There are terms which get bandied about in the film and television industry. Some are widely known… some are inside gags, known but to a few.
When a director of a film tells the crew that this shot will be “M.O.S”, the soundman doesn’t bother to roll the recorder. Why? Because the Director said it will be “M.O.S.”, which stands for “mit out sound”. That phrase was coined by a famous old time German Director and his thick accent when HE pronounced it, has been preserved by generations of filmmakers.
The practice of placing still pictures on an easel and then panning, tilting and zooming the camera on the pictures, thereby giving them motion and interest is often referred to as a “Ken Burns”. That’s because the iconic producer of PBS historical documentaries uses the technique a lot. But he certainly didn’t invent it. Still, his name works well and is descriptive of the technique.
When television stations still used film, each station would have its own film processing machine. A reporter and cameraman would go out on a story equipped with an Auricon camera. The Auricon and its contemporaries were loaded with a special news gathering film. The 16mm film contained sprocket holes on only one side. The other side was coated with a magnetic stripe. That stripe was just like magnetic recording tape and a microphone could be plugged into the camera. Its audio would then be recorded on that stripe as the film was rolling inside the camera. After processing, the sound was right there, permanently in sync with the picture. Sometimes, the reporter would have to shoot the “standup” by himself. The “standup” was nothing more than the reporter standing in front of the camera and doing the introduction or wrap-up of the story. He’d hold the microphone and his audio would be recorded on the film.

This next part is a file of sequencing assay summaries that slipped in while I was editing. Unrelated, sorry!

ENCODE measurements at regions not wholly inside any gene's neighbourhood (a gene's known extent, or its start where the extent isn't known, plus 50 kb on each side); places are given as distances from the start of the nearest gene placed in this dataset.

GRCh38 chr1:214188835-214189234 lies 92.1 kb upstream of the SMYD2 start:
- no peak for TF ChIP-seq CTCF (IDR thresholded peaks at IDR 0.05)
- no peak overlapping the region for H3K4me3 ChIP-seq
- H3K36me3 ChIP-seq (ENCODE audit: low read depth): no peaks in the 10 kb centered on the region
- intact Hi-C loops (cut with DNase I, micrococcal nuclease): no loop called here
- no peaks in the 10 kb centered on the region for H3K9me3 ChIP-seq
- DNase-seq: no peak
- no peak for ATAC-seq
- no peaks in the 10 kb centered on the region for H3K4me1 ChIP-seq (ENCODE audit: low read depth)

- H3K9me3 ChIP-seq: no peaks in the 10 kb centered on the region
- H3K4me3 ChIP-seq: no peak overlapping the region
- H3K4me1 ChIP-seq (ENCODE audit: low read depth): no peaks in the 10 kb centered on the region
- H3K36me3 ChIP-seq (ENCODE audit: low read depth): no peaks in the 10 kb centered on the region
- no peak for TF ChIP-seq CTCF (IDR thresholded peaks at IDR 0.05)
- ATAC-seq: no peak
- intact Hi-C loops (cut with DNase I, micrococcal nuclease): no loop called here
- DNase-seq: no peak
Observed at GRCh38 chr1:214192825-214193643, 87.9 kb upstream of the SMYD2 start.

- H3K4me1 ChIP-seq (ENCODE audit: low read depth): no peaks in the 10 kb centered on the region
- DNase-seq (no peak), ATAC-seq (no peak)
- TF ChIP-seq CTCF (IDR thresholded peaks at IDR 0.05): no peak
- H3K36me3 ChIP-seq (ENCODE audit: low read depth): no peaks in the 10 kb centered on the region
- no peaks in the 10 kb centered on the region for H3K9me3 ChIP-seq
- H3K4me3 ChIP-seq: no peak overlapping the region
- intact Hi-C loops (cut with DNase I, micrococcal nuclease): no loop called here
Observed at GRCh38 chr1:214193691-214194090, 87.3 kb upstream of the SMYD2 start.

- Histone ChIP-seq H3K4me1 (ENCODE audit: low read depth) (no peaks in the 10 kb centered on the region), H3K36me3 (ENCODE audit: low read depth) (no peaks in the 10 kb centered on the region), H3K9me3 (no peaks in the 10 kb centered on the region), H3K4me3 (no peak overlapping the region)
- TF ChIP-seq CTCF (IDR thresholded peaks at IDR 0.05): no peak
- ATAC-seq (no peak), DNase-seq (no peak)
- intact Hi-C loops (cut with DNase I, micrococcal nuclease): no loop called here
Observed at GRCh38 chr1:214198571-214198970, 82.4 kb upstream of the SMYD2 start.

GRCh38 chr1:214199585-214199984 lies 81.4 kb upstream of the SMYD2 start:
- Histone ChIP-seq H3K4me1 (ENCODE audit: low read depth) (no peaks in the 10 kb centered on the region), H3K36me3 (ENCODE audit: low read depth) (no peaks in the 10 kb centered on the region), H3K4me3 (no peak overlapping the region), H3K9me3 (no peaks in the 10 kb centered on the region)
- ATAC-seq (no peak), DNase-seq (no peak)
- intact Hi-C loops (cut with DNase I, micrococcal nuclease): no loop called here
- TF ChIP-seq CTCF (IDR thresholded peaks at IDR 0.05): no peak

When I first moved to Oregon, there was a reporter named Hank Henry who had worked there for years. Hank was already in his forties or fifties when I got there. He was a yeoman reporter. Destined never to rise further than local news in a medium-sized market like Medford, Hank knew every job in the television station. Maybe that’s why he was perfectly comfortable going out on a story all by himself. I witnessed Hank doing a story out in Eagle Point, Oregon one day. He had set the camera up on the sidewalk. He fiddled with the machine and, once happy with the composition he flipped on the switch to turn on the camera. I watched curiously. “What was the subject?” I wondered. My question was answered. With only three minutes of film on a roll, Hank quickly grabbed the microphone, scampered around to a position in front of the camera and did the standup, speaking into the microphone with his gaze focused on that glass eye of the camera’s lens. He probably did it in one take, so accomplished was he at that technique.
I was impressed with ol’ Hank’s performance. I never forgot it. And then, just a couple of years ago, I was shooting the introduction for the “Dawn Flight” DVD, which we sell on the Tailwheeler’s Journal. I was all by myself in the big hangar at Prineville. I needed to shoot an intro standup but there was no one to run the camera. I remembered Hank. I simply set the camera up on a tripod, got the lights and background arranged, turned on the camera and scampered around to shoot the scene. It was my first “Hank Henry”. The video “selfy” now had a name.
I get a kick out of these terms. Perhaps a time lapse scene of a couple of guys shooting a production for the Tailwheeler’s Journal will become known as a “Bert Garrison”. It’s kinda fun watching language develop!